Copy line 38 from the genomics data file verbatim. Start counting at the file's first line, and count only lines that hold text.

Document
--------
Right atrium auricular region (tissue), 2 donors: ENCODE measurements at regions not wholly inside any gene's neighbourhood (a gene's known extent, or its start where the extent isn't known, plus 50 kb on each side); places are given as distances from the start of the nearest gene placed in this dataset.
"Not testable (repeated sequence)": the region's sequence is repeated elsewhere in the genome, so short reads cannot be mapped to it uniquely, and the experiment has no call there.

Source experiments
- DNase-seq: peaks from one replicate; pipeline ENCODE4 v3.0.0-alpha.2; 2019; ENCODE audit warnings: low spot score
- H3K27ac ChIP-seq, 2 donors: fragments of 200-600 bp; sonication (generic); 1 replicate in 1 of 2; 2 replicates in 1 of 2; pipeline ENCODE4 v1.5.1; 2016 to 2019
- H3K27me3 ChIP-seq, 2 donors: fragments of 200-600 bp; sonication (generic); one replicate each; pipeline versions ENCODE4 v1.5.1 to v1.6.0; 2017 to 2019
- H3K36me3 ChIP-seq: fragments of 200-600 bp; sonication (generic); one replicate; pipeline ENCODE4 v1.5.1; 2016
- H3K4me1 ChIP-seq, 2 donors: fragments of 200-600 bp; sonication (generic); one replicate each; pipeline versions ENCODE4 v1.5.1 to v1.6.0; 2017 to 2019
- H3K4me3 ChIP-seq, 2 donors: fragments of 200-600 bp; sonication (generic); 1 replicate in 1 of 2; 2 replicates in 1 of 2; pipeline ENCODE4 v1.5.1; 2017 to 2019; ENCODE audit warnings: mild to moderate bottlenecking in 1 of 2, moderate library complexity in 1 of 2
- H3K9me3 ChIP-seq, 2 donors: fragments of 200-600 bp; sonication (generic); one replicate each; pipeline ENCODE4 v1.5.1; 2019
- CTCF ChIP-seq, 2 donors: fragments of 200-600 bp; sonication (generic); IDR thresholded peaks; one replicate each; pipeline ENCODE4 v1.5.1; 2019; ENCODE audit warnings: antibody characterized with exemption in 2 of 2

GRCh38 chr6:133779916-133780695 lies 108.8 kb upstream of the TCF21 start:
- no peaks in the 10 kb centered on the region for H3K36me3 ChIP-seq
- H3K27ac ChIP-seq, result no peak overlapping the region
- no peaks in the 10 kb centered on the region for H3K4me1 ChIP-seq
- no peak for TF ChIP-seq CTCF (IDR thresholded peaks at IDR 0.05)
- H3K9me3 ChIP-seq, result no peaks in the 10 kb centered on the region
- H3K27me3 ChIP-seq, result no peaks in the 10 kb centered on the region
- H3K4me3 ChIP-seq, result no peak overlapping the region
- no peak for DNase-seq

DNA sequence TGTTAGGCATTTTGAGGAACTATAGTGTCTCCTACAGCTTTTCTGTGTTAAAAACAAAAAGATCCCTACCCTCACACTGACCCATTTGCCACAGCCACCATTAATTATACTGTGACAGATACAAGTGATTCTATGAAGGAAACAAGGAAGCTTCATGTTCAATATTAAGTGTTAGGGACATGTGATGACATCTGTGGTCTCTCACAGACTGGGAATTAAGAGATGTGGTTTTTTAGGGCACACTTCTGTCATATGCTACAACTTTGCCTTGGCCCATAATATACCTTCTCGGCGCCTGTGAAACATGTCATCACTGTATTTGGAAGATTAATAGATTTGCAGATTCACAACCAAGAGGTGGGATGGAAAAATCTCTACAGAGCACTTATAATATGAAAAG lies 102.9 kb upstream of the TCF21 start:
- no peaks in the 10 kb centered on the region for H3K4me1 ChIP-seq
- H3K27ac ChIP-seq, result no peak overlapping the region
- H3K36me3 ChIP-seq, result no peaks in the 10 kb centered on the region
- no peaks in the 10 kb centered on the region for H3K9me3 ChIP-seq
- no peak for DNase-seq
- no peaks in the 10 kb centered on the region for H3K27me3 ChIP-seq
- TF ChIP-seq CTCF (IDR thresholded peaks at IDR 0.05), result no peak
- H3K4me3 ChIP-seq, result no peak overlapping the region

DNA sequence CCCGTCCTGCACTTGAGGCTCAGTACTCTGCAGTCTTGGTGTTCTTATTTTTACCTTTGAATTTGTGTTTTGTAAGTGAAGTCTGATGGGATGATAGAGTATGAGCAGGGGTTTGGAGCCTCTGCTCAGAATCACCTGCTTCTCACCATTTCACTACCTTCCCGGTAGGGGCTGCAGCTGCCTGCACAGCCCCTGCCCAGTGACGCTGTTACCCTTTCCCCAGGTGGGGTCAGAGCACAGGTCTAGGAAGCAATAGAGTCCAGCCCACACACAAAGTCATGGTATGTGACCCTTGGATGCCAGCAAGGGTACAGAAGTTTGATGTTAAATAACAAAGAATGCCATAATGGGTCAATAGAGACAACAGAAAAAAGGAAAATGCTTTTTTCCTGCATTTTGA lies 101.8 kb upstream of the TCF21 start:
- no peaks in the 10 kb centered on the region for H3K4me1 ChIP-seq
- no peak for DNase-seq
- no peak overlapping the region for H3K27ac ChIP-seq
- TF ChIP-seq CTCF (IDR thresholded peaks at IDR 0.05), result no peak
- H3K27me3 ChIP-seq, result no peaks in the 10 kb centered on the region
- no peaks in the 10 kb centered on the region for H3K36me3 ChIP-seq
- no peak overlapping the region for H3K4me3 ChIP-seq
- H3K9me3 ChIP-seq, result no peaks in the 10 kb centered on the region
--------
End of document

- H3K9me3 ChIP-seq, result no peaks in the 10 kb centered on the region